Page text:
The general approach, which is still in a proof-of-concept stage, is applied to the 16 September 2015 Illapel (Chile) tsunamigenic earthquake (Mw = 8.2). The comparison with the available tsunami observations is discussed with special attention devoted to the early-warning perspective.
How to cite: Armigliato, A., Zanetti, M., Tinti, S., Zaniboni, F., Gallotti, G., and Angeli, C.: Rapid earthquake source characterization in the context of tsunami early warning, EGU General Assembly 2021, online, 19–30 Apr 2021, EGU21-13218, https://doi.org/10.5194/egusphere-egu21-13218, 2021.
The Italian Tsunami Alert Center of INGV (Centro Allerta Tsunami, CAT-INGV), one of the Tsunami Service Providers of NEAMTWS, has been working in the last few years for improving its warning and alerting capabilities: in recent events, initial messages have been issued between 7 and 10 minutes from the earthquakes. Other improvements of the upstream component of the TWS are being implemented. However, it is well known that the most critical part of the warning system is the so-called “last mile”, meaning the step of informing residents and tourists about the impending inundation. Therefore, a large effort is needed to fill this gap, and scientists are called to give their contribution in it.
Among the ongoing activities to reach this objective, one of the most recent is the implementation of the Tsunami Ready (TR) Program in cooperation with Italian Civil Protection Department. TR is a virtuous model for dealing with tsunami risk, which also has numerous implications in terms of the responsibilities that can arise from a tsunami impact on the population and the environment.
This is for at least two reasons. First, the direct involvement of citizens in the education and information process represents a significant step change because it ensures greater awareness that translates into greater citizen responsibility in tsunami risk management. In particular, the participation of citizens in the TLB (tsunami local board) requested by TR is a key element in this bottom-up risk management process.
Secondly, the adoption of internationally accredited guidelines represents a reliable parameter for determining the behavior to be adopted by public decision-makers. Therefore, when an adverse event occurs, having followed the highest available and internationally accredited standard of caution contributes to mitigating the (possible) criminal reproach against civil protection officers charged in risk management.
In 2020, we have started the path towards the implementation of Tsunami Ready in three municipalities in Italy, located in areas of high to moderate tsunami hazard (namely Minturno, Latium; Palmi, Calabria; Pachino/Marzamemi, Sicily). The response of local authorities has been enthusiastic in all three cases. By the end of 2020, two of them have released official resolutions launching the start of the program, followed by articles on local newspapers.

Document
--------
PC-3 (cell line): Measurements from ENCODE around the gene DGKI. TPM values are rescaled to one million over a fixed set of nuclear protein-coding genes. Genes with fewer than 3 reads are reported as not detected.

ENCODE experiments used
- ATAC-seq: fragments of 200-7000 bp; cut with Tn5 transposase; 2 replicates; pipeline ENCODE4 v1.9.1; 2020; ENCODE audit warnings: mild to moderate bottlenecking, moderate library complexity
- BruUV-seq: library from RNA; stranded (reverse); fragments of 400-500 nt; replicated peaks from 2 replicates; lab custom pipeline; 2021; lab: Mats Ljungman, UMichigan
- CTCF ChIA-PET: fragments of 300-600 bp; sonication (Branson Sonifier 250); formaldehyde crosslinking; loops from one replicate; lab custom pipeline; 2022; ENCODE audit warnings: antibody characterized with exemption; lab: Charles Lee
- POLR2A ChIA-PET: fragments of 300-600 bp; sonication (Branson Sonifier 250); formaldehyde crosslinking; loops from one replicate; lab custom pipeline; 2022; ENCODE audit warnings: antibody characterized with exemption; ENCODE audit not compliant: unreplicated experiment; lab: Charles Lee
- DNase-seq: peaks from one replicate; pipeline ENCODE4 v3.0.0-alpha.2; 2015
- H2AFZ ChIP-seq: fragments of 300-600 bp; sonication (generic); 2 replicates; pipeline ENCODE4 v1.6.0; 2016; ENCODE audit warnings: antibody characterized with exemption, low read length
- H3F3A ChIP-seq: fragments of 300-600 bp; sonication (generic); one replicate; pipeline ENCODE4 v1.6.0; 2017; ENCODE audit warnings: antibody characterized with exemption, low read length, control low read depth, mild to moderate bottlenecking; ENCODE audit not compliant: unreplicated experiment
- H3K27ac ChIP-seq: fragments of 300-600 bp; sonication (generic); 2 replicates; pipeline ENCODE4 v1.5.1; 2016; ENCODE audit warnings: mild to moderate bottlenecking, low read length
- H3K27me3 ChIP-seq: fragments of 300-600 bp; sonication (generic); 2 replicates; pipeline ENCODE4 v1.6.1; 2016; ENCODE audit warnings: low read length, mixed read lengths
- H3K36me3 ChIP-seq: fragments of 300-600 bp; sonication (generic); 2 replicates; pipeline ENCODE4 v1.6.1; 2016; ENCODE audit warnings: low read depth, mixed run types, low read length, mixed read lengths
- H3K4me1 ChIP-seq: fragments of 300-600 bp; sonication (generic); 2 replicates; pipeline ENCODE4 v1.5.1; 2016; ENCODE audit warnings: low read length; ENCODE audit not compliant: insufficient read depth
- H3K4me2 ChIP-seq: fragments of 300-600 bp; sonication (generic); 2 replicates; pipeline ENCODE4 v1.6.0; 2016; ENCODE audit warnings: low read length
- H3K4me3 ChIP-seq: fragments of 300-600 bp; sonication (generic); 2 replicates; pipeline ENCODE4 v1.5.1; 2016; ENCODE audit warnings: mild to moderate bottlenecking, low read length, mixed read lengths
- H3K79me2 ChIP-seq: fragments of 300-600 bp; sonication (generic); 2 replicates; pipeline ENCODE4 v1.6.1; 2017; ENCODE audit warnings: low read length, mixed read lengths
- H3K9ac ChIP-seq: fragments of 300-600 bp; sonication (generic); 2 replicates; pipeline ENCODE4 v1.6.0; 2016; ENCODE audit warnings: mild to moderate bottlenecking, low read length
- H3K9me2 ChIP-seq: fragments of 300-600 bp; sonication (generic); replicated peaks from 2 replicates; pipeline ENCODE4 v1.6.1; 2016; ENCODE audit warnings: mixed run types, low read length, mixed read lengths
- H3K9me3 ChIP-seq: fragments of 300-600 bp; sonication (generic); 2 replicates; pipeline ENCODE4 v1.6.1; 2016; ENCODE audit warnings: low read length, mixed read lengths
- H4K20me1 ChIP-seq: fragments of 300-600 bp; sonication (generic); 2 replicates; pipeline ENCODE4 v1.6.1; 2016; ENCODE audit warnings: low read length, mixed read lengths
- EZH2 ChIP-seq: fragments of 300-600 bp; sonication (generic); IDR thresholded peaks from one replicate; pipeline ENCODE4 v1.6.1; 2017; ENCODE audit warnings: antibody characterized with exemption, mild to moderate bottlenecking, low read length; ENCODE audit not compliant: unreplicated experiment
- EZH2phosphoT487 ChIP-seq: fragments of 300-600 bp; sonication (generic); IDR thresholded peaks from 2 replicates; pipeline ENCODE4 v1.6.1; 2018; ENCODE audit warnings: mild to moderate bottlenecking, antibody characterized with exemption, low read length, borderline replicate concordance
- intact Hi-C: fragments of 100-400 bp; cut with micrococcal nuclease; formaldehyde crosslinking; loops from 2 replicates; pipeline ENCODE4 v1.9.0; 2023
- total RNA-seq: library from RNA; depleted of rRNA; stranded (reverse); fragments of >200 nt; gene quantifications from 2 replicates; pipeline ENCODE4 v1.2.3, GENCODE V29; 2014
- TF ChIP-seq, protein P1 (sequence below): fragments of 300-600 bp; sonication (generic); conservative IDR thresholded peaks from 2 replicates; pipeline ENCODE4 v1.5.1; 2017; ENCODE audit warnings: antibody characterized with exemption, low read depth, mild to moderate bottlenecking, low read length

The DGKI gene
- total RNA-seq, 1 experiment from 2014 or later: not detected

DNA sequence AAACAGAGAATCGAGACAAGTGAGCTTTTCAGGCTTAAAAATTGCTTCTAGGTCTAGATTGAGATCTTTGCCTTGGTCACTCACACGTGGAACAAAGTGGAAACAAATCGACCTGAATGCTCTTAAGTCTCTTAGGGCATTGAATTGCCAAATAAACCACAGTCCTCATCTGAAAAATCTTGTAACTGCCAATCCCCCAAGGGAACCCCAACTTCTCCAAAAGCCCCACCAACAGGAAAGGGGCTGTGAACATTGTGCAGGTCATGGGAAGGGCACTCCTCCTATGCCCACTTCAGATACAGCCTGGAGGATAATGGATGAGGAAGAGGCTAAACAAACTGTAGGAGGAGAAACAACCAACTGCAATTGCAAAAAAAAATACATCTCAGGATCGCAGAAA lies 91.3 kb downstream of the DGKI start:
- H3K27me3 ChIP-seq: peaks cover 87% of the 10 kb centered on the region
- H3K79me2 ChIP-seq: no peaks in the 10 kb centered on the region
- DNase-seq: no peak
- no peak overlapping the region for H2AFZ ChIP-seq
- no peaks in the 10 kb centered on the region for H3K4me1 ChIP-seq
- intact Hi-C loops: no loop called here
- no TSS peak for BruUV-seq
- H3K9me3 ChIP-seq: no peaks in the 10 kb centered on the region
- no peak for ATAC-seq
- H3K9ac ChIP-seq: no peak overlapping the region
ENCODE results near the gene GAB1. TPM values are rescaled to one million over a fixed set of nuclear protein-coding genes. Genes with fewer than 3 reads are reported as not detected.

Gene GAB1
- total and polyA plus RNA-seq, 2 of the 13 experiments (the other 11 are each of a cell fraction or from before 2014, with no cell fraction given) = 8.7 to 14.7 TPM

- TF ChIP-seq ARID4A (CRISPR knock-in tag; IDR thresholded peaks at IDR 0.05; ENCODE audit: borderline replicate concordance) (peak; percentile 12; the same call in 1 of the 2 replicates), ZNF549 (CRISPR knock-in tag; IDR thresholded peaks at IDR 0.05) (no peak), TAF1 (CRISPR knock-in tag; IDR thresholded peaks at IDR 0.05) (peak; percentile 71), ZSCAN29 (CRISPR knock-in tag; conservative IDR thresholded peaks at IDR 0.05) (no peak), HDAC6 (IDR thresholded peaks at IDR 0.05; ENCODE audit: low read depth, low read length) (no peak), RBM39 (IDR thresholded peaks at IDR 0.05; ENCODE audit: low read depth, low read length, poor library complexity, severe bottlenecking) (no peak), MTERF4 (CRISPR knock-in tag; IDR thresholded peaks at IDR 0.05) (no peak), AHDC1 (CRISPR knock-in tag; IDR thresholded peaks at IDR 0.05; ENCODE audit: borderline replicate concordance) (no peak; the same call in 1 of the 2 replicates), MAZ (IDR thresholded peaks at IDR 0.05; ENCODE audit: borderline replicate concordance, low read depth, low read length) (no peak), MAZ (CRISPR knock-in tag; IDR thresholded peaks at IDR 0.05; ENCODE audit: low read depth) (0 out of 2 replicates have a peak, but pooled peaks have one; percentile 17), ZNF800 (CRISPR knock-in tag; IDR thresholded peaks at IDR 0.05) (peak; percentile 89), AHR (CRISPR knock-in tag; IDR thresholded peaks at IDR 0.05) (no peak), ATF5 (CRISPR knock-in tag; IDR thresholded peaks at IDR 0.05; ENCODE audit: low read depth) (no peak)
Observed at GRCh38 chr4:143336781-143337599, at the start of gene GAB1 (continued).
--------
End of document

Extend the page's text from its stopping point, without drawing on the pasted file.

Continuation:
How to cite: Valbonesi, C., Amato, A., and Cugliari, L.: Tsunami Ready in Italy: first steps, EGU General Assembly 2021, online, 19–30 Apr 2021, EGU21-12521, https://doi.org/10.5194/egusphere-egu21-12521, 2021.
The feasibility of generating long period waves using a piston-type wavemaker was comprehensively demonstrated in  for the Großer Wellenkanal (GWK) at 1:100 scale. These included regular waves, elongated solitons, N-waves as well as time-series pertaining to earthquake tsunamis (namely the 2004 Indian Ocean and 2011 Tohoku tsunamis).
In the companion paper , the aforementioned long-period waves were simulated using fully nonlinear potential theory (FNPT) and the Korteweg-de Vries (KdV) equations and compared with GWK measurements. It was established that the FNPT and KdV models accurately predicted long-distance evolution of these waves as well as dispersion-induced splitting of elongated solitons and N-waves to the form of undular bores. In addition, the run-up characteristics of the “2009 Samoa tsunami” record and elongated solitons were also studied in . The semi-numerical procedure adopted in  for run-up estimation was limited to long non-breaking waves. However, the experimental data collection included also violently breaking focused waves of a smaller period.
In the present work, we apply IITM-RANS3D to simulate the run-up characteristics of breaking focused waves based on experiments carried out in the GWK using a 1:6 slope. An in-house, Reynolds-Averaged Navier-Stokes model (IITM-RANS3D) has been recently developed and hybridized with the in-house potential code IITM-FNPT2D. The RANS framework allows for complete description of breaking wave hydrodynamics and FNPT-hybridization ensures energy preservation for long-duration wave simulations. The run-up problem is considered as a multiphase flow where the beach is physically modelled as a high-viscosity fluid. The simulations would provide valuable insight into the run-up characteristics of breaking bores at large scale as viscous and aeration effects are fully accounted for in the RANS model.